April 8, 2004 (permalink)


Allen, personal productivity coach consultant and author of Getting Things Done, has one fascinating core idea: if you carefully, realistically, and systematically maintain written lists of everything you want to do (and if you review these lists from time to time), you'll spend less time worrying. But there was one thing they'd forgotten — the spring of The Third Act — can fill your time with unproductive angst. It's a very good point.

What makes Getting Things Done work is its occasional close observation from specific experience. That observation is absent here, and the generalities are unexciting. Here, unfortunately, Allen tends to slip away from his strength — simple, practical implementations of his core idea — and into the familiar terrain of homespun homilies beloved by self-help writers. Perhaps these brief sermons worked in their original form as newsletter and Web essays; here, they're the froth of Edification.

April 1, 2004 (permalink)


A delightful, fascinating, and brilliant book, the volume transforms our concept of what intellectual history can accomplish. Menand reconstructs and reconsiders the intellectual currents that dominated the best American thought, from the Civil War to the Progressive Era, and shows the real complexity and subtlety of the ideas that took hold, as well as those that failed. Menand is also a superbly readable biographer, adeptly showing how an individual's human circumstances affected, or failed to affect, their thought. Fascinating, thrilling, and readable, this is a very important book.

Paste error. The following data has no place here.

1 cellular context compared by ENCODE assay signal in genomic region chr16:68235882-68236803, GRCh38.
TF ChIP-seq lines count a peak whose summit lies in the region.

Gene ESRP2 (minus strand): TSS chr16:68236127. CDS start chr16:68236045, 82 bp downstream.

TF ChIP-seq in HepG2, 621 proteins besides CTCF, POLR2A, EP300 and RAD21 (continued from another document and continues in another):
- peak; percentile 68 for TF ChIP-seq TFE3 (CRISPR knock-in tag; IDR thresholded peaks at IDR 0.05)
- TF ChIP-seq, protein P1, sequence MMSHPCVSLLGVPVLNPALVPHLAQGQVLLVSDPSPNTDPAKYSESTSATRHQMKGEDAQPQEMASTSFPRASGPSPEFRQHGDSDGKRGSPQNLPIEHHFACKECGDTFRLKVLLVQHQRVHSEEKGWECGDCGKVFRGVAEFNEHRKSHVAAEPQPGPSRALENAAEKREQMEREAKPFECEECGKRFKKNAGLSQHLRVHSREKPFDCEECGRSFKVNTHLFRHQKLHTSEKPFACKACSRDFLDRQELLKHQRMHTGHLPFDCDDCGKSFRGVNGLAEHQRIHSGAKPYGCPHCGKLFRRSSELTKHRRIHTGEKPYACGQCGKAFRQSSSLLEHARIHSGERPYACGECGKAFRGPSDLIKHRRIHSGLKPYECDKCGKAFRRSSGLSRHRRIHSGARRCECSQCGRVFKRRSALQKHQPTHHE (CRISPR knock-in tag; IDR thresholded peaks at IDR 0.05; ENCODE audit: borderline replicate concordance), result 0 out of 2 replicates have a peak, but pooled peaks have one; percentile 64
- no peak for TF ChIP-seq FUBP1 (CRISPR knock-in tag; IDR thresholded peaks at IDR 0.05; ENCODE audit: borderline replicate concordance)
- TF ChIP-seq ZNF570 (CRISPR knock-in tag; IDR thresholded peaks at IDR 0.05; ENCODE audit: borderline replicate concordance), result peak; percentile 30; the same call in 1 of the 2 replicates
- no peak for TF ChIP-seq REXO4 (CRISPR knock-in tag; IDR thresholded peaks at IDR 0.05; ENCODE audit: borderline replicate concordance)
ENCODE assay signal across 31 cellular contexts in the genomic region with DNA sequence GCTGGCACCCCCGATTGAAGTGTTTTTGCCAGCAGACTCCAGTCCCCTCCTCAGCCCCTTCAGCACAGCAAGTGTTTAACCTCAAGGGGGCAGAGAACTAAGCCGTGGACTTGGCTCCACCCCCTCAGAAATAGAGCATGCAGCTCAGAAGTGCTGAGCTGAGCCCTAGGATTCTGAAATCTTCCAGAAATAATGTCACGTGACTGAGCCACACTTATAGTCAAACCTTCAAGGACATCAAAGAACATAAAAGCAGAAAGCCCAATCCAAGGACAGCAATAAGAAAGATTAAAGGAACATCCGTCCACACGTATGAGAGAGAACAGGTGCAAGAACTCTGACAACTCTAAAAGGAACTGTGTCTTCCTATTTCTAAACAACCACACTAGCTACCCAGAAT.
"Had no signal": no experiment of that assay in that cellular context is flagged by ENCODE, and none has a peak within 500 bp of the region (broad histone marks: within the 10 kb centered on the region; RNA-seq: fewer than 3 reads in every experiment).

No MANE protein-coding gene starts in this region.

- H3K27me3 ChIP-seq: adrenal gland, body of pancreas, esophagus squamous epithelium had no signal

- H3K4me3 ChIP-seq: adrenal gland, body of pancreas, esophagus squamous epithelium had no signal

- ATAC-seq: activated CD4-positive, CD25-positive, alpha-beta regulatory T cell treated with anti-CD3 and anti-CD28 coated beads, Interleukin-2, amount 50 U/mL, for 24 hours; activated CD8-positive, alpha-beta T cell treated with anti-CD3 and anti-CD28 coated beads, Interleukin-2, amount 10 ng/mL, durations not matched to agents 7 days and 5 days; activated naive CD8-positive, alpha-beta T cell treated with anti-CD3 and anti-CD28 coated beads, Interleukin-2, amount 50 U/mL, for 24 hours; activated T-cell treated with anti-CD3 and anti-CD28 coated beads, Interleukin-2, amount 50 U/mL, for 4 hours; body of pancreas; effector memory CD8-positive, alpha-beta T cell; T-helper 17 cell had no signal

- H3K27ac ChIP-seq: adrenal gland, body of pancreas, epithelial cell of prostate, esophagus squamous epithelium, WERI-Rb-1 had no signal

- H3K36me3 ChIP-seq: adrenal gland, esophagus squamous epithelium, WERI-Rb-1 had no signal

March 28, 2004 (permalink)


Reading Emma Bull's 1987 fantasy of the war in Faerie for possession of Minneapolis War for the Oaks, I was struck by the impression that the entire genre of elfpunk is really about the way intelligent and sympathetic Europeans and Americans view each other today.

The denizens of Faerie are achingly beautiful and dress really well; Americans who stroll down the streets of Paris or Milan have the same feeling. Elves (and vampires) possess an ancient culture, bound up with arcane customs and incomprehensible courtesies and rituals. They make and own beautiful things, they treasure nature, and to them nature is cultivated, tamed, and comfortable. They have titles, They have great sex.

To the faerie court, mortals often seem ignorant, inexperienced, and clumsy. But mortals are also endlessly fascinating and strangely alluring; without the strictures of tradition and custom, mortals create things of which faeries never dreamed. Their art has raw power and excitement, and by elven standards the mortals have a charming directness, enthusiasm, and simplicity. And even the most powerful members of the faerie court always sense that this is the age of mortals, that mortals are somehow at the center of things.

Mortals can't understand why ancient faerie rivalries matter so much, why the Seelie and Unseelie court need to fight their interminable war. Why not just sit down, work it out, shake hands, move on? To immortals, this seems foolish and naive -- except that for some reason it seems to work. The American Civil War was horrible, yes, but once it was over, it was over. In Faerie, they remember these things more vividly and keep their anger fresh. The elves would still support guerilla bands in the Appalachians, they would hold armed marches, riots, and bombings to honor the memory of Tippecanoe and the Battle of Quebec.

See also Neil Gaiman (Great Britain), American Gods, and William Gibson (Canada), Pattern Recognition, and Laurel Hamilton (U.S.), A Kiss of Shadows.

March 27, 2004 (permalink)